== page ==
How to Speak Up at the Hospital

What You Need To Know

The best way to solve a health-care related problem is to do it face to face, right when the problem is occurring. State your concerns, needs, and expectations clearly.

This is an example of a patient speaking up:
"I think I'm having an allergic reaction to the tape used in these bandages. I've mentioned my rash to my nurse three times but she hasn't done anything. It's getting worse. I want to have the bandages replaced and for my doctor to check out why this rash is occurring."
Or you could say to a patient advocate:
"This swelling doesnít feel OK. The doctor is ignoring it. I would like a different doctor to look at it tomorrow."

Start with a person you trust who is familiar with your care.

If you donít get a satisfactory response, contact:

Each hospital has a different name for the office that handles patient concerns. Some hospitals have very detailed web pages that explain their complaint process.

Rapid Response Methods

By law, all Massachusetts hospitals are required to have Rapid Response Methods (often called Rapid Response Teams). If a patient or family member believes the patient’s health is deteriorating and the patient needs immediate attention, they can activate the Rapid Response Method so their concerns can be assessed and the patient can be provided any needed care. Upon entering the hospital, ask a nurse how a Rapid Response Method or Team can be activated if needed.


How to Speak Up After Leaving the Hospital

Sometimes, we donít have a chance to speak up until after the problem has occurred and the treatment is over. If youíre preparing to talk to a health care provider or patient advocate after youíve left the hospital, gathering your thoughts in advance can help you focus on the facts, and keep you calm. That way, others can respond to your concerns, not just your emotions.

The main question to focus on is: what went wrong, and what should be done now?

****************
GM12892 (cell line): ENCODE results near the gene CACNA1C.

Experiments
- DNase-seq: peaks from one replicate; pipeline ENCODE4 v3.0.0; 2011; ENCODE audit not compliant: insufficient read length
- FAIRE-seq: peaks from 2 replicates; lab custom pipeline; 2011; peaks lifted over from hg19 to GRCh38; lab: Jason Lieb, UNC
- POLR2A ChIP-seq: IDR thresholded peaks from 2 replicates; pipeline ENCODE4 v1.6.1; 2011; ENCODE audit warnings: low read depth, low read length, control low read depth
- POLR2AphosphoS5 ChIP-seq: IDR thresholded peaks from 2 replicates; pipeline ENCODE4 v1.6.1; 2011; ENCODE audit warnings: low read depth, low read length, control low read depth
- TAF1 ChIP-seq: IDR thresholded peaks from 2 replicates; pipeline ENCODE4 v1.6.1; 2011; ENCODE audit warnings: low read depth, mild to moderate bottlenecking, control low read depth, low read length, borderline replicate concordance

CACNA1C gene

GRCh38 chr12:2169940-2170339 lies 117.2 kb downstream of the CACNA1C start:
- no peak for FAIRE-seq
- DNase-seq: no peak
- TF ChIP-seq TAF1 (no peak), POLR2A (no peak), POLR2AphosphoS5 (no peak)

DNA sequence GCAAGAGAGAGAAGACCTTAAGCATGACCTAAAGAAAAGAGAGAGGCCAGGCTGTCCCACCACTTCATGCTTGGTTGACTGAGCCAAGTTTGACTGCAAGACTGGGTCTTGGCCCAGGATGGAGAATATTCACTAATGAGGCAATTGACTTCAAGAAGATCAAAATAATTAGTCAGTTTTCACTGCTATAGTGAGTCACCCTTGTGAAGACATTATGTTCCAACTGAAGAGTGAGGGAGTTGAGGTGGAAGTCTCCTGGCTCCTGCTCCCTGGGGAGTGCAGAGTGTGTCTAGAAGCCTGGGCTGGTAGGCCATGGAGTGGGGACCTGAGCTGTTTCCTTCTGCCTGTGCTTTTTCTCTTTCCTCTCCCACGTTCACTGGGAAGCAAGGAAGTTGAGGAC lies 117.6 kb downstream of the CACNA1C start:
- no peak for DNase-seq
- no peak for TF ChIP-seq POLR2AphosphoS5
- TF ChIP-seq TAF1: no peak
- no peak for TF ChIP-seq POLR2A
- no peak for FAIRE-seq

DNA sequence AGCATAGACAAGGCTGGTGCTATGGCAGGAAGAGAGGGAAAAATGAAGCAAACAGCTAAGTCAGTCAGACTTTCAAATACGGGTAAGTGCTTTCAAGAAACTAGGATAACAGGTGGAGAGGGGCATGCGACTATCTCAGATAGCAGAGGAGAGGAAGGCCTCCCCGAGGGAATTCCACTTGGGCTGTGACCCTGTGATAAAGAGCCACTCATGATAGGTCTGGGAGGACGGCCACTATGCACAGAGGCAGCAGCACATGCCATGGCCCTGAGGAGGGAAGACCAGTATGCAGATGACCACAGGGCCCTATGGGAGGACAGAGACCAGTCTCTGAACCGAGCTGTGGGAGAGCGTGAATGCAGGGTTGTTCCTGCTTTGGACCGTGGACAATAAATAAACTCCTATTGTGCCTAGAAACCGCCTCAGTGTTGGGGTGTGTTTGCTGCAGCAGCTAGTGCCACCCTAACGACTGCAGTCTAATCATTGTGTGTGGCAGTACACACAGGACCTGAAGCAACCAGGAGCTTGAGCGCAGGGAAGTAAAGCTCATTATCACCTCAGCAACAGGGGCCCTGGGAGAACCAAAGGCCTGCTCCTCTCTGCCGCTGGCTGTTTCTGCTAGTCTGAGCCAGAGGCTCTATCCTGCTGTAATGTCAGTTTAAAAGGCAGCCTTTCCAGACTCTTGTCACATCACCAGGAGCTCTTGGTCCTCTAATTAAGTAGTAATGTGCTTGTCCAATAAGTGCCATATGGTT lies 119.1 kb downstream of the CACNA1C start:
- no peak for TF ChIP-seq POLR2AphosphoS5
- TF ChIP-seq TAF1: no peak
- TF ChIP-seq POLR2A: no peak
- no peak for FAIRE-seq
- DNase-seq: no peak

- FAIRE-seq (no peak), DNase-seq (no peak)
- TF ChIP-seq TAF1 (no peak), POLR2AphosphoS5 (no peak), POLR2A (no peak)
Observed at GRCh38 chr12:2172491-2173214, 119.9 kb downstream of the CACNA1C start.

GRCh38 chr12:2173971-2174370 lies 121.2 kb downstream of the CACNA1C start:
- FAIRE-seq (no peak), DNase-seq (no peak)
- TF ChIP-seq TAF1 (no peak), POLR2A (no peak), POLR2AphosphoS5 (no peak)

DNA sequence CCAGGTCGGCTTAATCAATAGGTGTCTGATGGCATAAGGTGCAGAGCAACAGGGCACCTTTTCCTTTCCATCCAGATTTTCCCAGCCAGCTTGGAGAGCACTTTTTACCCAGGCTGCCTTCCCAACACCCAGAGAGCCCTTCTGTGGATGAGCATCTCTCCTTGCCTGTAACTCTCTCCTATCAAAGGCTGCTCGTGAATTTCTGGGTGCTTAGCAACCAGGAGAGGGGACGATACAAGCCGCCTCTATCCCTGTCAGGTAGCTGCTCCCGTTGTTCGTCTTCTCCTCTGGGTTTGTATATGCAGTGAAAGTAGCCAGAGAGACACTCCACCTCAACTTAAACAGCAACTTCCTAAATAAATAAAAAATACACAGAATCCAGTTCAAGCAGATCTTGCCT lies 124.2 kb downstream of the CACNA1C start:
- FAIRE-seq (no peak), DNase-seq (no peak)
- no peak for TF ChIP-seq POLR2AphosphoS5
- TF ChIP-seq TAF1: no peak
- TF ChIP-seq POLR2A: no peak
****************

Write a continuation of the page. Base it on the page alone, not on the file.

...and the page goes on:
Think about the following questions before you speak up:

  1. What is the problem? Describe what has happened and what are you concerned about. For example, ďAfter my surgery, nobody explained how to clean and dress my incision. When I got an infection, I felt that my doctor blamed me for the problem."
  2. What questions do you have? For example, ďI want to know what went wrong. Why didnít I get the right supplies and instructions? Where did the communication break down?"
  3. How can the hospital make things better? What do you want the hospital to do? For example, ďI want the hospital to figure out who discharged me and why I didnít get the correct instructions. I want an apology. And I want to know what you will do to make sure this never happens to someone else."

You can also get these thoughts across in a letter. Click here for information about writing a complaint letter.

Patient and Family Advisory Councils

By law, all Massachusetts hospitals are required to have Patient and Family Advisory Councils (PFACs). PFACs bring together current and former patients to work with the hospital on improving quality of care and the patient and family care experience. To find out how to get involved in a hospital’s PFAC and to learn more about the work of PFAC, go to the PFAC page on the Health Care For All website.

Information about Massachusetts hospitals | What is a Patient Advocate? | Writing Complaint Letters